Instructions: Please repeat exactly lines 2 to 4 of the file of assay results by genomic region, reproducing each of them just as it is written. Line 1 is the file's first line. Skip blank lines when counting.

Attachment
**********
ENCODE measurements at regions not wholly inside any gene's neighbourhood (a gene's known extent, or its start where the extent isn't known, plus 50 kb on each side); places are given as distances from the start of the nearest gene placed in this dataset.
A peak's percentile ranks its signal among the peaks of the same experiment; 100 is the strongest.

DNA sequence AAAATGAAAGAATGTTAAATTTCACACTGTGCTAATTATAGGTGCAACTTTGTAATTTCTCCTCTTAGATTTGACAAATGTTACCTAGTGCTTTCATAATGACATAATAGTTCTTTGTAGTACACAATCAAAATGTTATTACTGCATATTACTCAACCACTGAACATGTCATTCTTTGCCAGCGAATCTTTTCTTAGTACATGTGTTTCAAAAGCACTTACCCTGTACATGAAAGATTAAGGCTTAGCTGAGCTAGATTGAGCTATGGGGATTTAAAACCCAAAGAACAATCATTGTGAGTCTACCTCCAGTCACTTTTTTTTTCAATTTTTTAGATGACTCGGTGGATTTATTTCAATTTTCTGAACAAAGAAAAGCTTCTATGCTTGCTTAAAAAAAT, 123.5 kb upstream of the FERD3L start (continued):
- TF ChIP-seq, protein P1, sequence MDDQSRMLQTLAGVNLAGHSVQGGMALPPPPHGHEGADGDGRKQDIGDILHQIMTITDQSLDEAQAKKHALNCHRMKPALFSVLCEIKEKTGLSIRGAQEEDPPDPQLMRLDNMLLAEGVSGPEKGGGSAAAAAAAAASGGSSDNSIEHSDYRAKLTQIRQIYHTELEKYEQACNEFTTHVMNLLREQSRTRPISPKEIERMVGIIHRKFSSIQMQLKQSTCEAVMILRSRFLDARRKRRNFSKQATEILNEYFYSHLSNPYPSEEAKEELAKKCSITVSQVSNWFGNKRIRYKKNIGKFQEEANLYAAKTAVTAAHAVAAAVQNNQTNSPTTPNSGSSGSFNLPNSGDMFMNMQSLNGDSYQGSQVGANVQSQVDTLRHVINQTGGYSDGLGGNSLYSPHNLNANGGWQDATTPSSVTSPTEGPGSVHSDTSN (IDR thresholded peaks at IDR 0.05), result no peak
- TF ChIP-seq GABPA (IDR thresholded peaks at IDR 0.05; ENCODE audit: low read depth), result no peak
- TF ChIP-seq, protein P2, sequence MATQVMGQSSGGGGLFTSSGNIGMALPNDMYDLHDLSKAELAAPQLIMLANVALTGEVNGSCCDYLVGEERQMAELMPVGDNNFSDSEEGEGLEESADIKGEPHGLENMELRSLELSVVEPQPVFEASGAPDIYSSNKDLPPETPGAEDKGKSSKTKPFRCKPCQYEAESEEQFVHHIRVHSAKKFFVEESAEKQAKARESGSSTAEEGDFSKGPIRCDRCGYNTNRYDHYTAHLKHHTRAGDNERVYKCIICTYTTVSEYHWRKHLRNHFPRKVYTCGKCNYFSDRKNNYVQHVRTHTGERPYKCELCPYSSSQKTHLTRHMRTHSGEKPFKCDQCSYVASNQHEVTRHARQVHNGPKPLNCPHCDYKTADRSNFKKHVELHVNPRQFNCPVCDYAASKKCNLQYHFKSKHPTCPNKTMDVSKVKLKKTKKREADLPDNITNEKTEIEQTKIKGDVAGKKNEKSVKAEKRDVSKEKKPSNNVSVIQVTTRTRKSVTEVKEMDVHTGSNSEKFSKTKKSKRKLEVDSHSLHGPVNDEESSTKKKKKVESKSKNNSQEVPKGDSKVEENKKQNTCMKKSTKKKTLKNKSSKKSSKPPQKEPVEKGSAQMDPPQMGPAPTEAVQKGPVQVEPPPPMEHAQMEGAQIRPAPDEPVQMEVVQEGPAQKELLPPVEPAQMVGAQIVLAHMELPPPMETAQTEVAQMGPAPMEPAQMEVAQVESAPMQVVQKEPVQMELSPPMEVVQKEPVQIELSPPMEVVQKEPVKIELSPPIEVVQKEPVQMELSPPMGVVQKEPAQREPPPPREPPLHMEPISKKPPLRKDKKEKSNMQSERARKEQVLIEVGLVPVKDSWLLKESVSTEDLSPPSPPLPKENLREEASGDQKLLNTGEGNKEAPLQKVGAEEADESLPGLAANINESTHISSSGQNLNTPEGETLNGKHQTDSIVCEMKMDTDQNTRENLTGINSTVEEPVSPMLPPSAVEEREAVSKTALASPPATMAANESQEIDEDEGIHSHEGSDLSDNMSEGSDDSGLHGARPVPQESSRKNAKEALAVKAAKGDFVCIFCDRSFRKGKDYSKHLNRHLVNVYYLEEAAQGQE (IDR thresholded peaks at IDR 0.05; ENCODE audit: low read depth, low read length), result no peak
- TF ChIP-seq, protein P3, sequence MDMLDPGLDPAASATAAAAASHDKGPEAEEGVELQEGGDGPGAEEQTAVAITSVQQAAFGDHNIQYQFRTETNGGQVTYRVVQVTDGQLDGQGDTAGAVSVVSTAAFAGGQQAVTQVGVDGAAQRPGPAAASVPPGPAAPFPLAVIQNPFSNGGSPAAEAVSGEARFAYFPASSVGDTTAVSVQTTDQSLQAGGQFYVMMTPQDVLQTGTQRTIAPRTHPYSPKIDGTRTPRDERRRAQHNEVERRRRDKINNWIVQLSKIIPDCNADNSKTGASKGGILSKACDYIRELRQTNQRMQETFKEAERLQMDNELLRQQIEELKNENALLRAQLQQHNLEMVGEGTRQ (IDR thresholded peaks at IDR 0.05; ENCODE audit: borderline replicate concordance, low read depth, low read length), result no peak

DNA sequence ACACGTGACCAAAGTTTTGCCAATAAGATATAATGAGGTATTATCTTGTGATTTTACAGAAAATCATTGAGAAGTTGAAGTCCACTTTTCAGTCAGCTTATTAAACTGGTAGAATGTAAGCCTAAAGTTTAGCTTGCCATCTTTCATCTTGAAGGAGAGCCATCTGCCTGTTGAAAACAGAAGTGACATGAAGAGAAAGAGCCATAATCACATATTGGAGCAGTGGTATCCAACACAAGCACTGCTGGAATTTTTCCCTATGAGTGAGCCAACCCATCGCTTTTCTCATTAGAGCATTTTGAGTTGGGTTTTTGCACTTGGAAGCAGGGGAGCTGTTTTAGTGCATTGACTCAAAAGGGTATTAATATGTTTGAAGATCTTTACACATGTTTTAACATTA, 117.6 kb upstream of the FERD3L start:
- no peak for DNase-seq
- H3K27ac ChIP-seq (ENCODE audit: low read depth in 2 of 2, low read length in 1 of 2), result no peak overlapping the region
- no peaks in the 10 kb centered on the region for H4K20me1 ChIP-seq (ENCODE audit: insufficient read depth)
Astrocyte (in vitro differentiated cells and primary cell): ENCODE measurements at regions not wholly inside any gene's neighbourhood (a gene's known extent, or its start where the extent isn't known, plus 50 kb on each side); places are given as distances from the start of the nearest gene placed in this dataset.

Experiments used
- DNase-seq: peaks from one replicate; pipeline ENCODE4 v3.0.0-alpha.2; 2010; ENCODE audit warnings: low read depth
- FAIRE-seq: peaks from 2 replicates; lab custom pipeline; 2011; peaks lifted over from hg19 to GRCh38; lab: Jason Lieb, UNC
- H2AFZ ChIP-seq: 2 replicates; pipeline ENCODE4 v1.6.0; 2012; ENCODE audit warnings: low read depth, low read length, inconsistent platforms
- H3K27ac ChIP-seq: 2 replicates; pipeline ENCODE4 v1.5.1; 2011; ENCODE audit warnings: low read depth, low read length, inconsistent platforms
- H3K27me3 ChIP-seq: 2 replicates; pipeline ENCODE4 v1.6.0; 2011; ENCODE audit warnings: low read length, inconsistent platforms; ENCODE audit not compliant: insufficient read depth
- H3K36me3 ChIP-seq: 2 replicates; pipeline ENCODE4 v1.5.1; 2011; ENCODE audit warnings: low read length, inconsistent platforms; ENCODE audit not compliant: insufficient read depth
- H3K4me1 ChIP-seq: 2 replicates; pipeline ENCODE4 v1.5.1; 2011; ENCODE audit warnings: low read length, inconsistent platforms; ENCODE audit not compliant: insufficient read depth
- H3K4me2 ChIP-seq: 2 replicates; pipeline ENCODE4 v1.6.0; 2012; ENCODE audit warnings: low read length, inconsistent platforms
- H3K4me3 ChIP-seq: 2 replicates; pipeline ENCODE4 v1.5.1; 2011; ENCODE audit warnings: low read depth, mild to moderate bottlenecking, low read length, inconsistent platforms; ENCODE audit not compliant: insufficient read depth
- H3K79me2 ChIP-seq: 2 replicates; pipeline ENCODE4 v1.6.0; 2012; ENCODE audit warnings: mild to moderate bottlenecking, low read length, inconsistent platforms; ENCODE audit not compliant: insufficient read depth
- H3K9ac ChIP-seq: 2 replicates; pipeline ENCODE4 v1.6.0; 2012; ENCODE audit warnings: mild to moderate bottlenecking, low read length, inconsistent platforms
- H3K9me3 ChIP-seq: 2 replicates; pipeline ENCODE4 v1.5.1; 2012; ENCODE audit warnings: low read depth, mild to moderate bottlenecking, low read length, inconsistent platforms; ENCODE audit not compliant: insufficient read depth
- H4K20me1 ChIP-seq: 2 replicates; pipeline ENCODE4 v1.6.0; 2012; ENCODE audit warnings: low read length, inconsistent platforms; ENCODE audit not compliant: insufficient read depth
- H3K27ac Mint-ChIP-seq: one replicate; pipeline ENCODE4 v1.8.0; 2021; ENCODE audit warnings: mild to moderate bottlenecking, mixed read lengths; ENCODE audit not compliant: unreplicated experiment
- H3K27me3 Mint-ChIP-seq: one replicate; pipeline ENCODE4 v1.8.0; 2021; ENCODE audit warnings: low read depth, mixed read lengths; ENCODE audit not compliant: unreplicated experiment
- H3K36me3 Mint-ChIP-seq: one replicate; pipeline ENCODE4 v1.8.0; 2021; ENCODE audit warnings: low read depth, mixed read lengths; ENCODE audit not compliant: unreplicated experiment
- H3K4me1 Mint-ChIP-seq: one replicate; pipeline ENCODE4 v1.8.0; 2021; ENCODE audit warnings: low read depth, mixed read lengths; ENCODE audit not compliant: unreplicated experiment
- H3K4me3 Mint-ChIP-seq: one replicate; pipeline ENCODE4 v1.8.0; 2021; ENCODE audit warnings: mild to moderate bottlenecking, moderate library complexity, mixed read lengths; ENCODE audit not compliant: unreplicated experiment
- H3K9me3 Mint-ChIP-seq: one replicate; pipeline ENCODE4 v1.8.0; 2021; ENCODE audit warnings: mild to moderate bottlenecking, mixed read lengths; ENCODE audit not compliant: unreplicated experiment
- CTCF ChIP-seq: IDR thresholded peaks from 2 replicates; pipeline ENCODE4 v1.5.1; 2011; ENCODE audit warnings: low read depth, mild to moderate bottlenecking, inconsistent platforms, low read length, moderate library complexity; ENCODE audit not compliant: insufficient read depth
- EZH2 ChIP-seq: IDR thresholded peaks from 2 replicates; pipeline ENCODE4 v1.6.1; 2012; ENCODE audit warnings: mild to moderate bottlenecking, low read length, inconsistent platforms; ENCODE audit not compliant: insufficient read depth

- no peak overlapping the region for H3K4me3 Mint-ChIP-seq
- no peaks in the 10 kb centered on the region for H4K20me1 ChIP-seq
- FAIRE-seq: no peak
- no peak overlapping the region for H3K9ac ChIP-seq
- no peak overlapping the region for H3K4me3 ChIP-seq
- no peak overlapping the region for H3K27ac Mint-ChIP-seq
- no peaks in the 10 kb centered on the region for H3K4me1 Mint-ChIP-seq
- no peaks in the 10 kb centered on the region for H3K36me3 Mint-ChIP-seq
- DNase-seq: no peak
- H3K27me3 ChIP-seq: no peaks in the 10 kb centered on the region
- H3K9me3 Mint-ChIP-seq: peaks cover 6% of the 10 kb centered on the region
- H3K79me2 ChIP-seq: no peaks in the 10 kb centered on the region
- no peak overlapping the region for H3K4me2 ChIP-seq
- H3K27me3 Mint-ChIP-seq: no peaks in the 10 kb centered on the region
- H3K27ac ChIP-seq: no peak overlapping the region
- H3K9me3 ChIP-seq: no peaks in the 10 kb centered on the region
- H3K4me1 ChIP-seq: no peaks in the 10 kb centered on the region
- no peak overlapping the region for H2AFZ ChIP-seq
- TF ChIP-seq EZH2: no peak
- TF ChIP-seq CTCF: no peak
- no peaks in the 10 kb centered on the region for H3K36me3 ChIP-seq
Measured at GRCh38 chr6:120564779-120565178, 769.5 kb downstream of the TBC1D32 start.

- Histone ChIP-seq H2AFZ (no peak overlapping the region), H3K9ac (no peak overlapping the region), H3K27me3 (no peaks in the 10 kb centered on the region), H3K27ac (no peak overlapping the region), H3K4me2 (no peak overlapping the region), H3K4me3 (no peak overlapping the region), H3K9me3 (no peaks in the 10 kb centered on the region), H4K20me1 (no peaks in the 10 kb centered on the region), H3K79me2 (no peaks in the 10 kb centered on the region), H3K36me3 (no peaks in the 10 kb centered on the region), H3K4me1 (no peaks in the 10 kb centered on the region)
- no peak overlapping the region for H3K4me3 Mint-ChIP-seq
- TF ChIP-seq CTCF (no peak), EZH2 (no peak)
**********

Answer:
A peak's percentile ranks its signal among the peaks of the same experiment; 100 is the strongest.

DNA sequence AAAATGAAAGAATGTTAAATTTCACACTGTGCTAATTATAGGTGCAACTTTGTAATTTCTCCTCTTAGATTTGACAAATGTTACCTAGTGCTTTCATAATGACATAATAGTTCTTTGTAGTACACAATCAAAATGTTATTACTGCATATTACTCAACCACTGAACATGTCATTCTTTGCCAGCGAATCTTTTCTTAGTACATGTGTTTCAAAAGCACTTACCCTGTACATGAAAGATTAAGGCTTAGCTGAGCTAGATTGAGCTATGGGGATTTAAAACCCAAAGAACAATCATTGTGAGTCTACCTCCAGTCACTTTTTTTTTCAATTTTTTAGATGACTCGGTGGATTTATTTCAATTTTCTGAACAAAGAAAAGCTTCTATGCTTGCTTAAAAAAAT, 123.5 kb upstream of the FERD3L start (continued):
- TF ChIP-seq, protein P1, sequence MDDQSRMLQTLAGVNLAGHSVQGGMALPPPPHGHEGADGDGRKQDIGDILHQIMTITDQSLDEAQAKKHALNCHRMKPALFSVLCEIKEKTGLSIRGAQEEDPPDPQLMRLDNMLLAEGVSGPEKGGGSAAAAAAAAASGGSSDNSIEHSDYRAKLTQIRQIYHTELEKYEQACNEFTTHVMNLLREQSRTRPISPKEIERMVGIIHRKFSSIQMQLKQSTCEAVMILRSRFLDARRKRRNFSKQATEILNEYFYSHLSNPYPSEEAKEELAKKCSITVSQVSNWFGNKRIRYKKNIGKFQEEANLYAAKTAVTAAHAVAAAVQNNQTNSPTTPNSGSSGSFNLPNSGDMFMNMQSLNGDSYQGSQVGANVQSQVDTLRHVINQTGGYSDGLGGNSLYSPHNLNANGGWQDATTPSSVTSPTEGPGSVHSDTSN (IDR thresholded peaks at IDR 0.05), result no peak